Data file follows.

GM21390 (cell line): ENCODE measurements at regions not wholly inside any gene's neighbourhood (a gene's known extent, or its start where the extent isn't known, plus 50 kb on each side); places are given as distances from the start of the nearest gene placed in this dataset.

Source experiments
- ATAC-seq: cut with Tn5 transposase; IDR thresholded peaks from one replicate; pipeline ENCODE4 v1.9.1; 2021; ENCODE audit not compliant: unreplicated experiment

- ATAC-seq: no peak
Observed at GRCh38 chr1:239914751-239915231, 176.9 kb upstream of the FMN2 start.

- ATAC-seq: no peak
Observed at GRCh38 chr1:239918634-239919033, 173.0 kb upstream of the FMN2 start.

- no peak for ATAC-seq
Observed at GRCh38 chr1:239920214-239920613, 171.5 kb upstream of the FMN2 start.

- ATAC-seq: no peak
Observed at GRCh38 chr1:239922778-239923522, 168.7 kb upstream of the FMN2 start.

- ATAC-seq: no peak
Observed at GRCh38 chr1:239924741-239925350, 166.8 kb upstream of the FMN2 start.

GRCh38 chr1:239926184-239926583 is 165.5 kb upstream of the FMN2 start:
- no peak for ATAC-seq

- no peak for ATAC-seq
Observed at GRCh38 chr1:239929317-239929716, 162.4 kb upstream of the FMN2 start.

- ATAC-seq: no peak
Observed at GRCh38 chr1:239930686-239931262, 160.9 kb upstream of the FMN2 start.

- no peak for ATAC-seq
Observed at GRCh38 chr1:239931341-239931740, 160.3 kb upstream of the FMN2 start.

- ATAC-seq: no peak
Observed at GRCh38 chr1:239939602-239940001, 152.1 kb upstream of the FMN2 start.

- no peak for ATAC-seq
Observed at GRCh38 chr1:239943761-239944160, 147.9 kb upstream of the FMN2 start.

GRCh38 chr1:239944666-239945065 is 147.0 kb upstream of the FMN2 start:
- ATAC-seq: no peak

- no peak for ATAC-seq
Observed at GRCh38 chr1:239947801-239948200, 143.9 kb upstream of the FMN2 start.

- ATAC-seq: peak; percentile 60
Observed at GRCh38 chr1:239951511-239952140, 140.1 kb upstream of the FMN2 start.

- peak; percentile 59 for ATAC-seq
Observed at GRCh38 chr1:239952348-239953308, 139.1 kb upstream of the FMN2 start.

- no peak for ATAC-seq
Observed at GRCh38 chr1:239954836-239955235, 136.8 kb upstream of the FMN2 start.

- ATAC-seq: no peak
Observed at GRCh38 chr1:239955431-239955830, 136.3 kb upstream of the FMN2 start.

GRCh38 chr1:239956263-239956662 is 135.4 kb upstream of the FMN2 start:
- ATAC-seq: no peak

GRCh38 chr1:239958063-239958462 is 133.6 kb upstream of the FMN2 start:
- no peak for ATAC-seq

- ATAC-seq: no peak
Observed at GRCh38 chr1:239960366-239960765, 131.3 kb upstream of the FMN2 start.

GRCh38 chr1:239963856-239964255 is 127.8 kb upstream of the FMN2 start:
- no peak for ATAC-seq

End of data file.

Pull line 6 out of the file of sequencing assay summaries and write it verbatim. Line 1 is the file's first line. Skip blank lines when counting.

- ATAC-seq: no peak